Some experts like to debunk the idea of a dad’s importance and talk about the “myth of the perfect family.” Such thinking, however, merely sets up a straw man and is erroneous. There is a voluminous body of research that is clear and unambiguous: The very best family for a child’s positive development and good outcome is a married mom and dad. As Time magazine put it: “Growing up in a home in which different men cycle in and out is not good for a child’s health or well being. Think of these families as having ‘domino dads,’ with each one’s departure putting pressure on the next.”
This is no small problem. The negative consequences for both the mother and the child are so well documented they have almost ceased to register on the public’s radar. The number of young women who are cohabitating instead of getting married is increasing; the number who have children before getting married is increasing; and the number of children who live in blended households as a result of divorce or prior cohabitation is increasing, as my research and writing reveals.
Single moms of children from multiple fathers are far more likely to be “under-employed, to have lower incomes, and to be less educated.” The children in these households live with enormous stress: “Everyday decisions are more complex and family rules are more ambiguous.” Just figuring out logistics, such as “whose turn it is to spend time with the kids and who gets more attention,” and dividing up time, responsibilities, and finances — who lives with whom when, who is responsible for what when, and who pays for food, clothing, and incidentals, as well as who pays child support for what child — is daunting and sometimes impossible. Sadly, and most damaging to the children, is that the conflicts that lead the parents to separate in the first place tend to go on and on, with the kids often caught in the middle.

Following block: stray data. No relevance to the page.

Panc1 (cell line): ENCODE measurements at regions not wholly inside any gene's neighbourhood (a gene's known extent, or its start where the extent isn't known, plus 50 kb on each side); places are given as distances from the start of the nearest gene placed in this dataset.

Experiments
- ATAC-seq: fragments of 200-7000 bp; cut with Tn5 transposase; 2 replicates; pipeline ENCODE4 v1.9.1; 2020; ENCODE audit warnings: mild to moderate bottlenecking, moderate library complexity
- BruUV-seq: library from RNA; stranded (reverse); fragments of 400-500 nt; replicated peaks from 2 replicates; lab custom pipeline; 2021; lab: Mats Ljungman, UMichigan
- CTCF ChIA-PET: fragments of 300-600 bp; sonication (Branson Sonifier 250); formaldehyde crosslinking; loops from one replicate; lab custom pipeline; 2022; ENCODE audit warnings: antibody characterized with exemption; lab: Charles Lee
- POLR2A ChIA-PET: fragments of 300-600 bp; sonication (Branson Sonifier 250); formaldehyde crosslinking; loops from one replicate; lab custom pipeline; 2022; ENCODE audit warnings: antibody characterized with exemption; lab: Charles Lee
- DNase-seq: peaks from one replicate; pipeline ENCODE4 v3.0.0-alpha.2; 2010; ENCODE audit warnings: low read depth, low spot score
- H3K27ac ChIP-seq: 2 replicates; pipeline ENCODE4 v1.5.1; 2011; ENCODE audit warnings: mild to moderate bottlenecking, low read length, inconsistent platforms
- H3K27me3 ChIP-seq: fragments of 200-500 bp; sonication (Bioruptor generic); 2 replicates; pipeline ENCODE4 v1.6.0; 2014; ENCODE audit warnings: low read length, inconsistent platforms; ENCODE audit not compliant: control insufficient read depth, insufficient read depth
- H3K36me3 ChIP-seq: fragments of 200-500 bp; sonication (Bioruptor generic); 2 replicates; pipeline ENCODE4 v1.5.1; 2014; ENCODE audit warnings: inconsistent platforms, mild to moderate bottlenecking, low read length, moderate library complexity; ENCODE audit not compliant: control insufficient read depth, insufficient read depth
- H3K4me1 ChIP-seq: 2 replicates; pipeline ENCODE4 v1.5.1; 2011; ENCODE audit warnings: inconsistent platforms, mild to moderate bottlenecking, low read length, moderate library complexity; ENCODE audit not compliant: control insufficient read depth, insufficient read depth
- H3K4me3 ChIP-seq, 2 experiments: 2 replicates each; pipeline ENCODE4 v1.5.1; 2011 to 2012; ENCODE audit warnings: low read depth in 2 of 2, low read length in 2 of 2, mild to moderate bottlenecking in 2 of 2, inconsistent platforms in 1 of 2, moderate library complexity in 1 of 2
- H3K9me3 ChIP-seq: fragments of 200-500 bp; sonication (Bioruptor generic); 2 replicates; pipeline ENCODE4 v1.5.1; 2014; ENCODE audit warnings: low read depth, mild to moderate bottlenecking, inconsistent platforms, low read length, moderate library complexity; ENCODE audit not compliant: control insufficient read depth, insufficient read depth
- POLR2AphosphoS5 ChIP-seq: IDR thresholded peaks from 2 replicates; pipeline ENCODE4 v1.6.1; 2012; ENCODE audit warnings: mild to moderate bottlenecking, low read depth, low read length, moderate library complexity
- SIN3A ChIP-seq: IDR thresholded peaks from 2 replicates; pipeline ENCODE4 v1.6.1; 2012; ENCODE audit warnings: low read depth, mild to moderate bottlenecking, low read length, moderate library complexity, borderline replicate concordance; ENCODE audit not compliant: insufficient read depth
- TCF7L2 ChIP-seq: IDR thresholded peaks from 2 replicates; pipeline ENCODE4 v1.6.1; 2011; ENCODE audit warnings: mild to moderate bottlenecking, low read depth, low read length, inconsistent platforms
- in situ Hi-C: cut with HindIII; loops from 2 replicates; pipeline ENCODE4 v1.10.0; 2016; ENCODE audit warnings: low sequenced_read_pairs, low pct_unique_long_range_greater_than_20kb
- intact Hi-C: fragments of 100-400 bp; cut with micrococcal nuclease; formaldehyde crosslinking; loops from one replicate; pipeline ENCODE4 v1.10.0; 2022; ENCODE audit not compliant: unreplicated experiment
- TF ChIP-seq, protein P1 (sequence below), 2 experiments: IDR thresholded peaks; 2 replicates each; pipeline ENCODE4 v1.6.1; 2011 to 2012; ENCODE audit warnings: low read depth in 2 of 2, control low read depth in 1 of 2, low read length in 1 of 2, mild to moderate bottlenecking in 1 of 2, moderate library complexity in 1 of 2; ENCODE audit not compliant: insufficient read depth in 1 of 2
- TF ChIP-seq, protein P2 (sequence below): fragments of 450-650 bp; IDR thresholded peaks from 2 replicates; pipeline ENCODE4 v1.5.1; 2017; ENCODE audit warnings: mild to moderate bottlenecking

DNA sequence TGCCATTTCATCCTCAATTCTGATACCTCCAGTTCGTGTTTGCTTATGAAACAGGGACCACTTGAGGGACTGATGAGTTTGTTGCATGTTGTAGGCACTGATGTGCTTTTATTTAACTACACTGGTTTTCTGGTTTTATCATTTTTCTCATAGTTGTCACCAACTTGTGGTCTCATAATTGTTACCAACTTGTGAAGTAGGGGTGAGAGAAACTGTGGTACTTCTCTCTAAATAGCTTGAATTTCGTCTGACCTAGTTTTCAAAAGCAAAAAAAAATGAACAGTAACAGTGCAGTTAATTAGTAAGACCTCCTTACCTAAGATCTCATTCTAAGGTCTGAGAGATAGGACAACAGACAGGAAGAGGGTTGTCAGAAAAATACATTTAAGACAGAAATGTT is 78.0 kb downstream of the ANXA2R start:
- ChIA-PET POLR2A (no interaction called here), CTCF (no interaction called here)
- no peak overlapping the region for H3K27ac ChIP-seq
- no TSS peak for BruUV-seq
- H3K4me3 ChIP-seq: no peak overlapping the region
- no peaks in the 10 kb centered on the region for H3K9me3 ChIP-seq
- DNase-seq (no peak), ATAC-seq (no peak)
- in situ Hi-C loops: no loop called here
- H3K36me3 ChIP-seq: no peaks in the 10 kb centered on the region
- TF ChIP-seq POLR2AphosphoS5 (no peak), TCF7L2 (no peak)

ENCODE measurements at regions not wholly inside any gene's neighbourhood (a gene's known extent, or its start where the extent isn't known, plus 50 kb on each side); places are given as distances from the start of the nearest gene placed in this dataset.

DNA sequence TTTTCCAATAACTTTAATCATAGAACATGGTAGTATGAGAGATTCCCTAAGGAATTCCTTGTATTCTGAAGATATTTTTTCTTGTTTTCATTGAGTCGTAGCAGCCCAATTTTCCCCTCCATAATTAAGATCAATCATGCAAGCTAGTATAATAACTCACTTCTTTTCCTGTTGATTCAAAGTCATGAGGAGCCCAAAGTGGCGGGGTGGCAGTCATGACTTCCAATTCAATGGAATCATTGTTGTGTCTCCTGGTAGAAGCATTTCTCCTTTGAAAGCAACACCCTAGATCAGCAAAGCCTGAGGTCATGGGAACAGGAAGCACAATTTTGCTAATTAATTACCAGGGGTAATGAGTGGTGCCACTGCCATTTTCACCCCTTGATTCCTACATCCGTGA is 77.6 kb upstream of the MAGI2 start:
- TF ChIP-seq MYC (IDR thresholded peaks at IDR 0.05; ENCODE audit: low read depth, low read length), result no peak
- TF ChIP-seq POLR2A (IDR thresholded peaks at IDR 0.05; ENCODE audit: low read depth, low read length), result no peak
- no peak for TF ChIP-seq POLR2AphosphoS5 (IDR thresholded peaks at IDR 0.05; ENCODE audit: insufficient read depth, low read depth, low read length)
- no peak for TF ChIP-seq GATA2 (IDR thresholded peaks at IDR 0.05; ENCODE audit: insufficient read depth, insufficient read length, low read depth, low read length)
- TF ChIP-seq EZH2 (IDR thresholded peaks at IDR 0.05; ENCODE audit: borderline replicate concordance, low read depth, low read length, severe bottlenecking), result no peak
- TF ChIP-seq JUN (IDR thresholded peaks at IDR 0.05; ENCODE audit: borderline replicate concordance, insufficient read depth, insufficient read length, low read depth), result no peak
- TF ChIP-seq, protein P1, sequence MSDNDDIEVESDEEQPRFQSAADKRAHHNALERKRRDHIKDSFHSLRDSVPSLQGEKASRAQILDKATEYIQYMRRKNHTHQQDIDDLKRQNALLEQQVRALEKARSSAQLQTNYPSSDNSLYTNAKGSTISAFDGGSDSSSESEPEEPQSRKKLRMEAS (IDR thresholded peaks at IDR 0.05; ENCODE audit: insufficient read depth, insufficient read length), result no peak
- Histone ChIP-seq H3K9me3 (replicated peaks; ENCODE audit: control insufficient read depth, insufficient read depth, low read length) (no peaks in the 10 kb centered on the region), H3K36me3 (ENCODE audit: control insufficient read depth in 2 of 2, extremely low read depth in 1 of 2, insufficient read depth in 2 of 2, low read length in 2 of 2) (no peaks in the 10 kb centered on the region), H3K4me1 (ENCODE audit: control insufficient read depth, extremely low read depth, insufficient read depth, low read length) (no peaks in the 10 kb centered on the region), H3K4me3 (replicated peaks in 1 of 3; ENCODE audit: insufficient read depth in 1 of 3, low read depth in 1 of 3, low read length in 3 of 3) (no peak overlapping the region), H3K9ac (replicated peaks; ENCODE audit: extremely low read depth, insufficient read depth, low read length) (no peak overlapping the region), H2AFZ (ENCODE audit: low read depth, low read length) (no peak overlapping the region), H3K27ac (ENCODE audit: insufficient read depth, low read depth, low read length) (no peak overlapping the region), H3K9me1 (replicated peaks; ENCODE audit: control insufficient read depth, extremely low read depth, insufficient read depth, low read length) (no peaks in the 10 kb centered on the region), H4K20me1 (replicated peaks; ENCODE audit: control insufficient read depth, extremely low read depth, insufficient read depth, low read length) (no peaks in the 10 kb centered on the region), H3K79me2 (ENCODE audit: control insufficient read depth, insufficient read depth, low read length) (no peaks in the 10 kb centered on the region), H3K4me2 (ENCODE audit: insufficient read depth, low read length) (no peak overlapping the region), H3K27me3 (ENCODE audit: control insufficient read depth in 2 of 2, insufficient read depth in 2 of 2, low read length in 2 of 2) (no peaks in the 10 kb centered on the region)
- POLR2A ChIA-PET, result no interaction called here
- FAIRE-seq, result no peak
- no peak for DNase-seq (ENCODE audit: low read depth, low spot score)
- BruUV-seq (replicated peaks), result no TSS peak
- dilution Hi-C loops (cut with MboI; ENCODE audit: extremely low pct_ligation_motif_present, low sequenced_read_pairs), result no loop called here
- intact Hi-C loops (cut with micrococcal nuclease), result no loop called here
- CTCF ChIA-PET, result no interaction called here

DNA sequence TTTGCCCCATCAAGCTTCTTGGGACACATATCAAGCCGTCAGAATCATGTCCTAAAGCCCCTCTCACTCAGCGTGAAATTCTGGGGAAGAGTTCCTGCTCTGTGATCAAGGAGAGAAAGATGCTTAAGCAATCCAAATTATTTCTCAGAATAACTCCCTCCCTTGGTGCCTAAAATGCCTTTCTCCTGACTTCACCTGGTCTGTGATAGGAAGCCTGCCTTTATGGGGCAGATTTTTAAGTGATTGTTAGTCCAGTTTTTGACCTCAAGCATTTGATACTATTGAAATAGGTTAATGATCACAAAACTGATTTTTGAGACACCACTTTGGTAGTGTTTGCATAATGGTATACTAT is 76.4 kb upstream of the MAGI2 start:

Cassandra Dorius, a postdoctoral fellow at the University of Michigan’s Institute for Social Research, presented her findings from a recent study at the Population Association of America. She studied data from up to 20 interviews with each of 4,000 women over a 27-year-period. The data for the study came from the National Longitudinal Survey of Youth. Dorius called the trend an “intergeneratic transmission of disadvantage.” She said, “Juggling all the different needs and demands of fathers in at least two households, four or more pairs of grandparents, and two or more children creates a huge set of chronic stressors that families have to deal with for decades.”
While opposition to the findings was immediate, others believe the situation is not “inherently bad or good” and, in a flight from reality, they argue that any group of people can successfully parent. They contend that the larger problem is whether the dad plays a role in his child’s life, whether married or not. Yet research is clear and unsurprising: When a mother finds a new man or has a child by another man, fathers typically become less involved financially and emotionally, and they are far less likely to be a physical presence in their children’s lives.
Only by facing facts and addressing problems realistically can we hope to see a brighter future and the inherent potential of the next generation realized.